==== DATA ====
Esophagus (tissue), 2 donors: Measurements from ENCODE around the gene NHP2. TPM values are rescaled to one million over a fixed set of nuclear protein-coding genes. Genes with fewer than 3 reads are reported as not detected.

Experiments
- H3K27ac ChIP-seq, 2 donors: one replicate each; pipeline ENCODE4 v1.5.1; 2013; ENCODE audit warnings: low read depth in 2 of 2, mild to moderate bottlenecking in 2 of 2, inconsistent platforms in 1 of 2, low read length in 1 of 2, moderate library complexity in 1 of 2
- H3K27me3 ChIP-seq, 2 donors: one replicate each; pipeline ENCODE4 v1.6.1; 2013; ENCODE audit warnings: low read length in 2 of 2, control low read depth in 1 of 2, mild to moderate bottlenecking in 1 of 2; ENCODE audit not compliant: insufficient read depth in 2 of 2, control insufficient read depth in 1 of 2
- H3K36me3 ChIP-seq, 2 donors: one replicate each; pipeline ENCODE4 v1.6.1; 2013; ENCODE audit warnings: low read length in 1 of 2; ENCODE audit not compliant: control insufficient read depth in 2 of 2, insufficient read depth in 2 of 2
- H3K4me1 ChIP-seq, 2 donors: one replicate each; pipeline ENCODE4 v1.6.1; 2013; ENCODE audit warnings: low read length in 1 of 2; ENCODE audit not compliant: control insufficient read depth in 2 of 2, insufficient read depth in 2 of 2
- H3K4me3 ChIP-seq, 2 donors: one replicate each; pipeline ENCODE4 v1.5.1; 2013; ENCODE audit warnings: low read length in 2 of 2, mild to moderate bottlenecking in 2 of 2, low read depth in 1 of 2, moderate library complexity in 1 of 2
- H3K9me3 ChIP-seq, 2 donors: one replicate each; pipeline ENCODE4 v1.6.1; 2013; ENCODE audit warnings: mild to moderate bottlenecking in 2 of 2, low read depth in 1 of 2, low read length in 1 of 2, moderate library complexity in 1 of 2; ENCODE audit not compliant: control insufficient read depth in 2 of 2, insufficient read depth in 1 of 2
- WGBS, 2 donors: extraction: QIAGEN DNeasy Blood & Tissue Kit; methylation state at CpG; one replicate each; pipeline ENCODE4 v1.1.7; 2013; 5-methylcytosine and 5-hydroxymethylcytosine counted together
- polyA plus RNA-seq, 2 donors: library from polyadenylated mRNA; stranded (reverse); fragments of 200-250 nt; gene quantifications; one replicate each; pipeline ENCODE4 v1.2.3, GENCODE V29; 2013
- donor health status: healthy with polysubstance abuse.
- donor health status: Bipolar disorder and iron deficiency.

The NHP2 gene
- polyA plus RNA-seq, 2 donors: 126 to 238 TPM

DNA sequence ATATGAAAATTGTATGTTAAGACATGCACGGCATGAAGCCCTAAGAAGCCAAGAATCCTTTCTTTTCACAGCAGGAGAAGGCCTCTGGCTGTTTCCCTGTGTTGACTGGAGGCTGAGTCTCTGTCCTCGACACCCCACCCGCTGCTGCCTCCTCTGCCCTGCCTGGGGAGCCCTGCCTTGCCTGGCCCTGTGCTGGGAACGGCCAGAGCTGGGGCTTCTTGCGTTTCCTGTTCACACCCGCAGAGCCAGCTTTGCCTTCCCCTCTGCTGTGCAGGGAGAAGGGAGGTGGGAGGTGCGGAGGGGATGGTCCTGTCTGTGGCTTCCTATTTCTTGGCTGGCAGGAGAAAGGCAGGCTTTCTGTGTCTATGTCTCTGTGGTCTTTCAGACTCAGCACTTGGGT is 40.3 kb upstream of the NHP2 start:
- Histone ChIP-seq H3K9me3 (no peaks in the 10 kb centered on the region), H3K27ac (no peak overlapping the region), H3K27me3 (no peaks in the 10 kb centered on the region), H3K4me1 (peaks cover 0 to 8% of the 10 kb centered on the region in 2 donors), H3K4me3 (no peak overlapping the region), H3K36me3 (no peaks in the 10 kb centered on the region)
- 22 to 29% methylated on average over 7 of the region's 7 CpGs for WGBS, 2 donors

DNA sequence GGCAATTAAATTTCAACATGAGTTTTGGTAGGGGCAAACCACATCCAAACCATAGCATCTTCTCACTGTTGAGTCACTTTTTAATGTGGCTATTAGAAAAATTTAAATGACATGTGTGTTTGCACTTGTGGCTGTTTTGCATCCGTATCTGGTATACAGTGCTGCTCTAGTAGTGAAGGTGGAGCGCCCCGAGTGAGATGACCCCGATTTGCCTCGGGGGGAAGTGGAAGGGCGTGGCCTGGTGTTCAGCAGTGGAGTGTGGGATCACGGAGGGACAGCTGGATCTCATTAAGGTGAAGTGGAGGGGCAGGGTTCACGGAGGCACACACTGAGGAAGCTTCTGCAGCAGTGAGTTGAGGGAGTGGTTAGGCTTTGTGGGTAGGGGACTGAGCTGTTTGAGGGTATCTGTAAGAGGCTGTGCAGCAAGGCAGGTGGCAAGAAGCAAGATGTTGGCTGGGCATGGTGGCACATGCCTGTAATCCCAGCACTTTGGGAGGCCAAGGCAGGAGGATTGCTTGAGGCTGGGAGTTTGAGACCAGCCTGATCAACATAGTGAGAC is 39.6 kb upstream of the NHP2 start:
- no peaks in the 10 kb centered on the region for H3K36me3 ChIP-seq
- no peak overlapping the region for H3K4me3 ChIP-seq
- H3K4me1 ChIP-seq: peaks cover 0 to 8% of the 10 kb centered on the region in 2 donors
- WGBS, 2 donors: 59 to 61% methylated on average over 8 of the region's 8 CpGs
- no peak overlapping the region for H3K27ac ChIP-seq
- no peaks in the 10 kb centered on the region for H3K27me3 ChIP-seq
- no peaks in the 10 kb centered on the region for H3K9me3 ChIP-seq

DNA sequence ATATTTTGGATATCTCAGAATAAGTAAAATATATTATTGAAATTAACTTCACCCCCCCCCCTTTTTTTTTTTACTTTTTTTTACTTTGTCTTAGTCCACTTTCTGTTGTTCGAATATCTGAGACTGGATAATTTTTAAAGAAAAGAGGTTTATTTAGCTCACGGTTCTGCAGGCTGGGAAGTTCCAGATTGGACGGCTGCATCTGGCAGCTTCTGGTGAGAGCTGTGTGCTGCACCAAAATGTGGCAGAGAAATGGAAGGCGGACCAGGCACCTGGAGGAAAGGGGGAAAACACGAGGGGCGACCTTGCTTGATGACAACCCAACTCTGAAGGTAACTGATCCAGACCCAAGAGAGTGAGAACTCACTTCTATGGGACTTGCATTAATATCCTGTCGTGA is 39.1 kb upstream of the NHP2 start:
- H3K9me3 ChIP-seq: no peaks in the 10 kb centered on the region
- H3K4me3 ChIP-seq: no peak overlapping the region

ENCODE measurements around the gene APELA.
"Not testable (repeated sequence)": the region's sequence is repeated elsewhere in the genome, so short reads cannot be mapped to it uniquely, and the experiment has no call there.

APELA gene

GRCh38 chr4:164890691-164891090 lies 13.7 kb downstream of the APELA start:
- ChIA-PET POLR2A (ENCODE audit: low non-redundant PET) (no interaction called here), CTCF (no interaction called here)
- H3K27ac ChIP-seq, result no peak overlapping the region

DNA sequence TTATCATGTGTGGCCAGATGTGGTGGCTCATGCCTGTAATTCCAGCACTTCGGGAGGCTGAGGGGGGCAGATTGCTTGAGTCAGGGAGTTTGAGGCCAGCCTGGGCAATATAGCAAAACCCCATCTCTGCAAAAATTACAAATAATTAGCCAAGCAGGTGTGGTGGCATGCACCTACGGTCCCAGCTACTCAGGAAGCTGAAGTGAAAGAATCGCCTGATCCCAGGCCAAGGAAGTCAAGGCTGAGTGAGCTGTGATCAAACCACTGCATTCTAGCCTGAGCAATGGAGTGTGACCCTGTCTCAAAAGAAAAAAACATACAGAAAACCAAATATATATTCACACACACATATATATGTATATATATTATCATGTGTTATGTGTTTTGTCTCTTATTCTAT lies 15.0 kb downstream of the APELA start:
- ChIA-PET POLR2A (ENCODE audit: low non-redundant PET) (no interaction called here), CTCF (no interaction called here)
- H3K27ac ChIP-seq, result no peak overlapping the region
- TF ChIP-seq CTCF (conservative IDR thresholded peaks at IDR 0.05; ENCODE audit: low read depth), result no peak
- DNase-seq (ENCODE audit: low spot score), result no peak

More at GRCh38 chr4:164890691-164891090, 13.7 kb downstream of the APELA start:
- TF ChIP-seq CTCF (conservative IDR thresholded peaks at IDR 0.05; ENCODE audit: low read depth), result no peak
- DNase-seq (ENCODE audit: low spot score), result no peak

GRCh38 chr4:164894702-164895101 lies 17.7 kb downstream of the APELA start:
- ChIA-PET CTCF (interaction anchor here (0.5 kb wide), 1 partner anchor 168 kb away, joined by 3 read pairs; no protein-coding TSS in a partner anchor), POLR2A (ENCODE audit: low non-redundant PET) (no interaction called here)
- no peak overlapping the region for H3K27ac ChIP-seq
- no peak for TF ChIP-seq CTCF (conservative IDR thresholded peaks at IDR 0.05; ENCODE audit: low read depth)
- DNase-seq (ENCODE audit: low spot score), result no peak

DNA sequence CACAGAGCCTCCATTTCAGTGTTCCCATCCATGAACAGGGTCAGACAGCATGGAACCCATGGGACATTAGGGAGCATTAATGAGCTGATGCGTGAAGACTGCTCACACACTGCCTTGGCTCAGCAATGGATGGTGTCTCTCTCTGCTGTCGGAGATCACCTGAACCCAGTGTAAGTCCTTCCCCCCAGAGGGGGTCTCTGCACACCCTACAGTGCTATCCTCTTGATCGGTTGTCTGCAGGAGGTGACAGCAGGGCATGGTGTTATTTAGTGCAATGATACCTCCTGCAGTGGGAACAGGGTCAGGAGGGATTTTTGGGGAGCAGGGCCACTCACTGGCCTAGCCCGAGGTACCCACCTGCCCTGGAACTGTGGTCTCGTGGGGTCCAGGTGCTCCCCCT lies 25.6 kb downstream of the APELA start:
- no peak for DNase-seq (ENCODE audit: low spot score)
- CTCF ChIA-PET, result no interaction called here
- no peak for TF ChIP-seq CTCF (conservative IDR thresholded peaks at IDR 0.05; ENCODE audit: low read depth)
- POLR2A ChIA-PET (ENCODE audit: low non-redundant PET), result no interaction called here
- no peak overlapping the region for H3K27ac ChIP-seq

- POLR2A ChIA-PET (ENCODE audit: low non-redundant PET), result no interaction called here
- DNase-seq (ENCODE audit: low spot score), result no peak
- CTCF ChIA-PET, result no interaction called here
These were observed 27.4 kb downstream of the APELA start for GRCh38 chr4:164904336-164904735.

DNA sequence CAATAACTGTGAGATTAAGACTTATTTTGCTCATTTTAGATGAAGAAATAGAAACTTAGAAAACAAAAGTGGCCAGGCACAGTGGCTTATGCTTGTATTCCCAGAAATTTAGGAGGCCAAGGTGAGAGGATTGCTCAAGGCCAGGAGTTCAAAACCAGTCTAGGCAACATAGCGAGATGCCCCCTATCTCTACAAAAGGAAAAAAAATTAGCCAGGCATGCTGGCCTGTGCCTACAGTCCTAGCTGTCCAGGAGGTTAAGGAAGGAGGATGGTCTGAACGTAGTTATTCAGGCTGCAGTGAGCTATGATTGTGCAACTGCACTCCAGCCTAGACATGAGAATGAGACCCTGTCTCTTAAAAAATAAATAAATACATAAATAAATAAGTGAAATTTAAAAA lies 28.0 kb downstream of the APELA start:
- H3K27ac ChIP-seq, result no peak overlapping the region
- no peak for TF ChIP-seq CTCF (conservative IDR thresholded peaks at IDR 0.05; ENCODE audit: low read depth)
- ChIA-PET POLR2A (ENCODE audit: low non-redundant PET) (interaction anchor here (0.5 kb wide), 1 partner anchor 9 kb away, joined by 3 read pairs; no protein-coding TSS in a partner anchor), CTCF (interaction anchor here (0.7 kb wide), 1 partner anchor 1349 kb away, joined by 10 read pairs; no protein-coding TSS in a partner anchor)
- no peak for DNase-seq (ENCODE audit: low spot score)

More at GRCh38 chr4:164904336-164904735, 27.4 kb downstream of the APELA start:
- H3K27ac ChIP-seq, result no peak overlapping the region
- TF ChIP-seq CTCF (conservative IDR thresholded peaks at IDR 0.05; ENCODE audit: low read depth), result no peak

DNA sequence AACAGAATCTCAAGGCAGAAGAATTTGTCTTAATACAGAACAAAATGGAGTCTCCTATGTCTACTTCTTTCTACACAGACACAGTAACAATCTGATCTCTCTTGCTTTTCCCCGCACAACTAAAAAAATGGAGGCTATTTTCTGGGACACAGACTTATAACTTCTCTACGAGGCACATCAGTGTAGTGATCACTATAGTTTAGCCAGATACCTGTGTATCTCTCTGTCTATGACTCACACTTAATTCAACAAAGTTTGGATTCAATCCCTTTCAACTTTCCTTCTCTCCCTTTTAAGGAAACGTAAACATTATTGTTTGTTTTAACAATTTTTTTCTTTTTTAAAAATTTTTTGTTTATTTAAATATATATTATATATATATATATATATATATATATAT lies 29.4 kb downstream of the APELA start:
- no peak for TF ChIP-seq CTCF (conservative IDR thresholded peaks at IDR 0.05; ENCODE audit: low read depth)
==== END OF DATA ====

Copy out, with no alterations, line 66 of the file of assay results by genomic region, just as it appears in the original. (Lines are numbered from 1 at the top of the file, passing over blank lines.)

DNA sequence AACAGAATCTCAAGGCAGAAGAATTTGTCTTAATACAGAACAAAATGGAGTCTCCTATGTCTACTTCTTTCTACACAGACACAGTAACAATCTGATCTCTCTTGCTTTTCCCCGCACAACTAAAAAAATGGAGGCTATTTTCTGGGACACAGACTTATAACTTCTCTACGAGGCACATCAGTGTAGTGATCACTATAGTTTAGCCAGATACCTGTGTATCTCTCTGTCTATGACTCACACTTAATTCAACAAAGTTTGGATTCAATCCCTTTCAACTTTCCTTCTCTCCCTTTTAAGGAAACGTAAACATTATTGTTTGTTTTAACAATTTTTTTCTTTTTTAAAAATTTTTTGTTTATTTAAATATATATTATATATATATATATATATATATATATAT lies 29.4 kb downstream of the APELA start: